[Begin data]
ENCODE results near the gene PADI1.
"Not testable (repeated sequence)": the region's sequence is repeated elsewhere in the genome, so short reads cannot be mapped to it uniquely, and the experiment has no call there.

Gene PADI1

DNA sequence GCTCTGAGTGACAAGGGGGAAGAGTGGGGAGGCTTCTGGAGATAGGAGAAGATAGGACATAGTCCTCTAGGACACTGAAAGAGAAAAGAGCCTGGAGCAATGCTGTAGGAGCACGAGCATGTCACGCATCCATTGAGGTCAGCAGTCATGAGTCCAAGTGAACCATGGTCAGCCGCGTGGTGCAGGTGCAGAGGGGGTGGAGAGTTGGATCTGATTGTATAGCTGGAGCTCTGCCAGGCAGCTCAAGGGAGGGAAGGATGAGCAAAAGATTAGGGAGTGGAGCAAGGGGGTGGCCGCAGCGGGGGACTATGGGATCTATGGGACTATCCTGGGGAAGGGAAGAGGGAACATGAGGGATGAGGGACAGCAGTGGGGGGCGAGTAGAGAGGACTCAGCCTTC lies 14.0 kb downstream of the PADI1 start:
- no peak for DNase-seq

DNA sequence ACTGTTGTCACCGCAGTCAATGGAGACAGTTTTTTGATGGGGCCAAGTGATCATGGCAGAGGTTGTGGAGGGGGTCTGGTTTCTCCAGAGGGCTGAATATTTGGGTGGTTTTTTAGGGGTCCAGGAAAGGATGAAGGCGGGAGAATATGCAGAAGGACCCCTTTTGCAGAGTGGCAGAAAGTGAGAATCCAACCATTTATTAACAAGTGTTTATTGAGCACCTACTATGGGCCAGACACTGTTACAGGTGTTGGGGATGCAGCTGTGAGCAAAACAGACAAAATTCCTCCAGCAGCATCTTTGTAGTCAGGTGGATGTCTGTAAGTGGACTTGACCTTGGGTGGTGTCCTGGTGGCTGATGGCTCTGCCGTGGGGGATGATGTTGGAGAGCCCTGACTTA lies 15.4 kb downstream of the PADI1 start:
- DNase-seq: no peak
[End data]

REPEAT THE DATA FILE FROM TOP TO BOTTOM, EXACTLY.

ENCODE results near the gene PADI1.
"Not testable (repeated sequence)": the region's sequence is repeated elsewhere in the genome, so short reads cannot be mapped to it uniquely, and the experiment has no call there.

Gene PADI1

DNA sequence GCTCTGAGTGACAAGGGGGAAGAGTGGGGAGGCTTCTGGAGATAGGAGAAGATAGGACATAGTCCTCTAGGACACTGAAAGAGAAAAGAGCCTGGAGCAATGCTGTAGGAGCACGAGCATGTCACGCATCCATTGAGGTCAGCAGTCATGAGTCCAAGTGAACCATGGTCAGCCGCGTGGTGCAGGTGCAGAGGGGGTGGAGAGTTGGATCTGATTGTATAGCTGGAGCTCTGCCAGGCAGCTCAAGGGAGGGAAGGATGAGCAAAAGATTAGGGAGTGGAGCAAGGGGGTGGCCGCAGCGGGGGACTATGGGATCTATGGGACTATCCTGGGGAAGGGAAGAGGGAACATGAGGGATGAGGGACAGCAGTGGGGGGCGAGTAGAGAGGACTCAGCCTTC lies 14.0 kb downstream of the PADI1 start:
- no peak for DNase-seq

DNA sequence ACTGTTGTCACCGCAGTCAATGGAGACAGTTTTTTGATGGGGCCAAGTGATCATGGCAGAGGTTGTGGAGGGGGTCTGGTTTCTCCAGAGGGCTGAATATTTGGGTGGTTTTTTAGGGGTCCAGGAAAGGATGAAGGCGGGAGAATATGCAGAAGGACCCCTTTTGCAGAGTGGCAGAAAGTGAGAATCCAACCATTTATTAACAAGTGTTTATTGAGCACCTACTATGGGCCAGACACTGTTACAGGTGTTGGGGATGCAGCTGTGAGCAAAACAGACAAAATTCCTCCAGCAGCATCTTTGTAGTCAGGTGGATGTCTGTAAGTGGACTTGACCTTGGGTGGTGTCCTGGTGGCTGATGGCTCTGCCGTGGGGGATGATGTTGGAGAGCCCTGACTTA lies 15.4 kb downstream of the PADI1 start:
- DNase-seq: no peak